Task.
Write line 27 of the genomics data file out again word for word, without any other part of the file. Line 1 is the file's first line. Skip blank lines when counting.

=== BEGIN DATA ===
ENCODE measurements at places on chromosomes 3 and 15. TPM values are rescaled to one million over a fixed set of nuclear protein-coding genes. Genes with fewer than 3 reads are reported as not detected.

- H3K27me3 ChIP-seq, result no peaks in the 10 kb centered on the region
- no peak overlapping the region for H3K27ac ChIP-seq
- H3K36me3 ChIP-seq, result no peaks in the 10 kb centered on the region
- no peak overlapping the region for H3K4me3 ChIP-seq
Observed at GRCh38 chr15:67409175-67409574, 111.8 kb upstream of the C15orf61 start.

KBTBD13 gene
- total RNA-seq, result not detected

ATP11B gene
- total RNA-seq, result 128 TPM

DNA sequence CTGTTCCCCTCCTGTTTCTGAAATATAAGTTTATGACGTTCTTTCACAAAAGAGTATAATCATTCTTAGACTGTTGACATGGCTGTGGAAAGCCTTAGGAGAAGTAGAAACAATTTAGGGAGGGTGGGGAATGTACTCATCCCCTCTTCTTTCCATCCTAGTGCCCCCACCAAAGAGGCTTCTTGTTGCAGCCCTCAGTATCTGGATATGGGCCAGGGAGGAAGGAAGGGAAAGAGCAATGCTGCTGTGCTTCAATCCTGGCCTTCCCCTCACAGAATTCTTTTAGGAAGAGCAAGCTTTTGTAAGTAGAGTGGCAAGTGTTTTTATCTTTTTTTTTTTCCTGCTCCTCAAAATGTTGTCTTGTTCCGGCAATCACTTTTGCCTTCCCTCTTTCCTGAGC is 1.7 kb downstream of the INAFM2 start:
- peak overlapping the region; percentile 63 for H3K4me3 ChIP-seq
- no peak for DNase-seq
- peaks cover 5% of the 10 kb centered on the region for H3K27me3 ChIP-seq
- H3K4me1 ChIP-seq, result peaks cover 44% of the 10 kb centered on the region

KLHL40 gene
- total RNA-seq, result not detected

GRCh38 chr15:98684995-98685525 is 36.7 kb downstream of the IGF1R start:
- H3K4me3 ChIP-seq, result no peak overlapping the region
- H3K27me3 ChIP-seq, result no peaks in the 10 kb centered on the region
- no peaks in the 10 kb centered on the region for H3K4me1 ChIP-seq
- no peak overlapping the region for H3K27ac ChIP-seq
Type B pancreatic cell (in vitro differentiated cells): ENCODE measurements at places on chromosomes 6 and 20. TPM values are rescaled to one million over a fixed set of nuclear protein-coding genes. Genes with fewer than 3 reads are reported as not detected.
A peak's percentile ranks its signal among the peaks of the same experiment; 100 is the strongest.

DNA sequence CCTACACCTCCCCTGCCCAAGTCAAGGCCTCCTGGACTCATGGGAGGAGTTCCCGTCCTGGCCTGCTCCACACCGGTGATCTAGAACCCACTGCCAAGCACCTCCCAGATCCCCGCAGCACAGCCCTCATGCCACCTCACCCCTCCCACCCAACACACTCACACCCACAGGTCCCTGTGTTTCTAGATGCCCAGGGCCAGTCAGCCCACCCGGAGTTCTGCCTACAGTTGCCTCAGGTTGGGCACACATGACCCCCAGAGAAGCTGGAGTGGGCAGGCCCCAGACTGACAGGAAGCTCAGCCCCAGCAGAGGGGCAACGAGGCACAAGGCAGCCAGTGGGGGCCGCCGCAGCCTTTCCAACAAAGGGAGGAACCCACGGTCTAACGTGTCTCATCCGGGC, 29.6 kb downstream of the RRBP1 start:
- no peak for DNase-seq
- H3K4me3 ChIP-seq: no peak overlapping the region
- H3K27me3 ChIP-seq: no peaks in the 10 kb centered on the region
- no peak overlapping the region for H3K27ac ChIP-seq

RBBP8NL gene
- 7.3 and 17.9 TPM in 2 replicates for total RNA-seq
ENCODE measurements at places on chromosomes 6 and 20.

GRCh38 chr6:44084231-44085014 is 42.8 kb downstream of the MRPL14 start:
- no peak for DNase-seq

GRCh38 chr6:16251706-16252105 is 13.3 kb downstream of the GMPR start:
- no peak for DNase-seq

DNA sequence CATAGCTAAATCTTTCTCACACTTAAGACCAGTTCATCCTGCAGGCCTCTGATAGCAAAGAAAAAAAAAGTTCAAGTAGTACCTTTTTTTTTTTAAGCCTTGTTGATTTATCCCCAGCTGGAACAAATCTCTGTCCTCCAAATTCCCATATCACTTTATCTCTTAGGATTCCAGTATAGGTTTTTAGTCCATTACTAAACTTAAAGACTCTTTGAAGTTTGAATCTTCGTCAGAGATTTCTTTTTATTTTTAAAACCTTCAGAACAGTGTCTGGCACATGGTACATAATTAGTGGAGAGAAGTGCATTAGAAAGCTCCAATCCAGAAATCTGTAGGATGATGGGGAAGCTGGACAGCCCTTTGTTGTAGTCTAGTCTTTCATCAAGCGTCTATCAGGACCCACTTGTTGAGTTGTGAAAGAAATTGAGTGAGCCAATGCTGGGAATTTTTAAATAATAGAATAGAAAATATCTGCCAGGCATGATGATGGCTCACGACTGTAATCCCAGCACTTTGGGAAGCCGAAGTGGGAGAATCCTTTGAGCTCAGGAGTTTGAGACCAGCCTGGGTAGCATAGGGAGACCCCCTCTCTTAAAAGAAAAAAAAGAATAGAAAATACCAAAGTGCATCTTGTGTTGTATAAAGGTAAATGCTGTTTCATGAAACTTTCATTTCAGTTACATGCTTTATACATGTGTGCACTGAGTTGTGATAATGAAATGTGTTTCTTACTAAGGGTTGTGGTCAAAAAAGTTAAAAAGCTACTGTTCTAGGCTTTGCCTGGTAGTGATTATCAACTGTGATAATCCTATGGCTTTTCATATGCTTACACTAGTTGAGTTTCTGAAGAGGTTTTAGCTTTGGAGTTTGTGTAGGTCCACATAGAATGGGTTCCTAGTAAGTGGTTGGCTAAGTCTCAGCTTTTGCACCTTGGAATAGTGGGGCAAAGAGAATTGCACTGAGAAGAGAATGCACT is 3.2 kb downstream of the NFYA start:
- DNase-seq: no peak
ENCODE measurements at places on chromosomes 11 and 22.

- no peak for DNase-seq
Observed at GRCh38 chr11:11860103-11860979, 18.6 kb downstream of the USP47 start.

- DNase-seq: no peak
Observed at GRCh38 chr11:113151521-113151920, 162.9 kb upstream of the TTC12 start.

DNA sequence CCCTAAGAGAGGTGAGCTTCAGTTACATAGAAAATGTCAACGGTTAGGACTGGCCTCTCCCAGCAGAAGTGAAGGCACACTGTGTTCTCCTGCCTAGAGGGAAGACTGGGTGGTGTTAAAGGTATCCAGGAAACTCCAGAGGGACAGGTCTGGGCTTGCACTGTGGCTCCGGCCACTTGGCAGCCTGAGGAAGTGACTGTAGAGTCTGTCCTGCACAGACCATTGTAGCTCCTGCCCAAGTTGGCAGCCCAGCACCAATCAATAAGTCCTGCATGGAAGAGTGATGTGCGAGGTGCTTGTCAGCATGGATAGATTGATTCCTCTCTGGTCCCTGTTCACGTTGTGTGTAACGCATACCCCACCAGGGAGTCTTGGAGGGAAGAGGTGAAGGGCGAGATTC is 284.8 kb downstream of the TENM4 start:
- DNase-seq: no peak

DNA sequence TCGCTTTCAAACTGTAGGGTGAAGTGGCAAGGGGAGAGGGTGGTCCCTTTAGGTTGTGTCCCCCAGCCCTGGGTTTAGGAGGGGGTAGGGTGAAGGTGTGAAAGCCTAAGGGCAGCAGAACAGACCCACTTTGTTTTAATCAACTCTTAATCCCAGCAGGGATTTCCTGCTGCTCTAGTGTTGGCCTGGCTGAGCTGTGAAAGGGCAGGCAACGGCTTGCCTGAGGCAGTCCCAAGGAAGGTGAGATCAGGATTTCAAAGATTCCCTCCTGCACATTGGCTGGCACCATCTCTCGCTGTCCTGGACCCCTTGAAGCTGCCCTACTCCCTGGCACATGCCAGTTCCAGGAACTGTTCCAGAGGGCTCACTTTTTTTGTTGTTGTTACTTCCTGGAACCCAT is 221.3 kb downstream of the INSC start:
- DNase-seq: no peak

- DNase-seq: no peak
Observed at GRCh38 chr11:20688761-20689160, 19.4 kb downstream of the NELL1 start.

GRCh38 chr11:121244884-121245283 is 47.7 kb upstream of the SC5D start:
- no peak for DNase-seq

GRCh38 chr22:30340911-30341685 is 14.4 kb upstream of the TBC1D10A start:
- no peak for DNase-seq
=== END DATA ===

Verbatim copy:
- H3K4me3 ChIP-seq: no peak overlapping the region